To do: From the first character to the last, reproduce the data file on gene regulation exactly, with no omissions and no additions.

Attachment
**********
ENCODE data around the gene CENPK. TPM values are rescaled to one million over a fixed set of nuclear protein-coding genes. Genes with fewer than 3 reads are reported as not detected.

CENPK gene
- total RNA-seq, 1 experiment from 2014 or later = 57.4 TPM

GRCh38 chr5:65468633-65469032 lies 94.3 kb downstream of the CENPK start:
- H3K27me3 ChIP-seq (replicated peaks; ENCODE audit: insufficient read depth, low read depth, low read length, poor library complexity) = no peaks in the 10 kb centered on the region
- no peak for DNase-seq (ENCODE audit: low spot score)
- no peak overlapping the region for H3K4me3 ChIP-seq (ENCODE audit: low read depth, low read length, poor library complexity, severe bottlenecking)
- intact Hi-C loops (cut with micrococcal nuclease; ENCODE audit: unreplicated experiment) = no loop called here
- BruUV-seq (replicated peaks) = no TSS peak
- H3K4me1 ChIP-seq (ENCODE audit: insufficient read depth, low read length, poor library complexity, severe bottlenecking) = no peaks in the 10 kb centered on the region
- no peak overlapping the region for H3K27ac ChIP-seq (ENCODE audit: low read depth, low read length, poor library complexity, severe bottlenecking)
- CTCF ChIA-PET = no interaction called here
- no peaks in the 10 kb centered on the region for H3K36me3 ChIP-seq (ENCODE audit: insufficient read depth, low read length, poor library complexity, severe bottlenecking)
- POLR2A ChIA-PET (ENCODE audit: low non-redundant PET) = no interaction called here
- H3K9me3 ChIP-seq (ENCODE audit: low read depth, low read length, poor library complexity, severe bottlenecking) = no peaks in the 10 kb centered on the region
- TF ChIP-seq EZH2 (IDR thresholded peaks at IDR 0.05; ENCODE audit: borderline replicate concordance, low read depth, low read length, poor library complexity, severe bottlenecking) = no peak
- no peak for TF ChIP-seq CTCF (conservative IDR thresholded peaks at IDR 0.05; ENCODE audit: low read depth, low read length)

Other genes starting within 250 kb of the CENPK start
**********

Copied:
ENCODE data around the gene CENPK. TPM values are rescaled to one million over a fixed set of nuclear protein-coding genes. Genes with fewer than 3 reads are reported as not detected.

CENPK gene
- total RNA-seq, 1 experiment from 2014 or later = 57.4 TPM

GRCh38 chr5:65468633-65469032 lies 94.3 kb downstream of the CENPK start:
- H3K27me3 ChIP-seq (replicated peaks; ENCODE audit: insufficient read depth, low read depth, low read length, poor library complexity) = no peaks in the 10 kb centered on the region
- no peak for DNase-seq (ENCODE audit: low spot score)
- no peak overlapping the region for H3K4me3 ChIP-seq (ENCODE audit: low read depth, low read length, poor library complexity, severe bottlenecking)
- intact Hi-C loops (cut with micrococcal nuclease; ENCODE audit: unreplicated experiment) = no loop called here
- BruUV-seq (replicated peaks) = no TSS peak
- H3K4me1 ChIP-seq (ENCODE audit: insufficient read depth, low read length, poor library complexity, severe bottlenecking) = no peaks in the 10 kb centered on the region
- no peak overlapping the region for H3K27ac ChIP-seq (ENCODE audit: low read depth, low read length, poor library complexity, severe bottlenecking)
- CTCF ChIA-PET = no interaction called here
- no peaks in the 10 kb centered on the region for H3K36me3 ChIP-seq (ENCODE audit: insufficient read depth, low read length, poor library complexity, severe bottlenecking)
- POLR2A ChIA-PET (ENCODE audit: low non-redundant PET) = no interaction called here
- H3K9me3 ChIP-seq (ENCODE audit: low read depth, low read length, poor library complexity, severe bottlenecking) = no peaks in the 10 kb centered on the region
- TF ChIP-seq EZH2 (IDR thresholded peaks at IDR 0.05; ENCODE audit: borderline replicate concordance, low read depth, low read length, poor library complexity, severe bottlenecking) = no peak
- no peak for TF ChIP-seq CTCF (conservative IDR thresholded peaks at IDR 0.05; ENCODE audit: low read depth, low read length)

Other genes starting within 250 kb of the CENPK start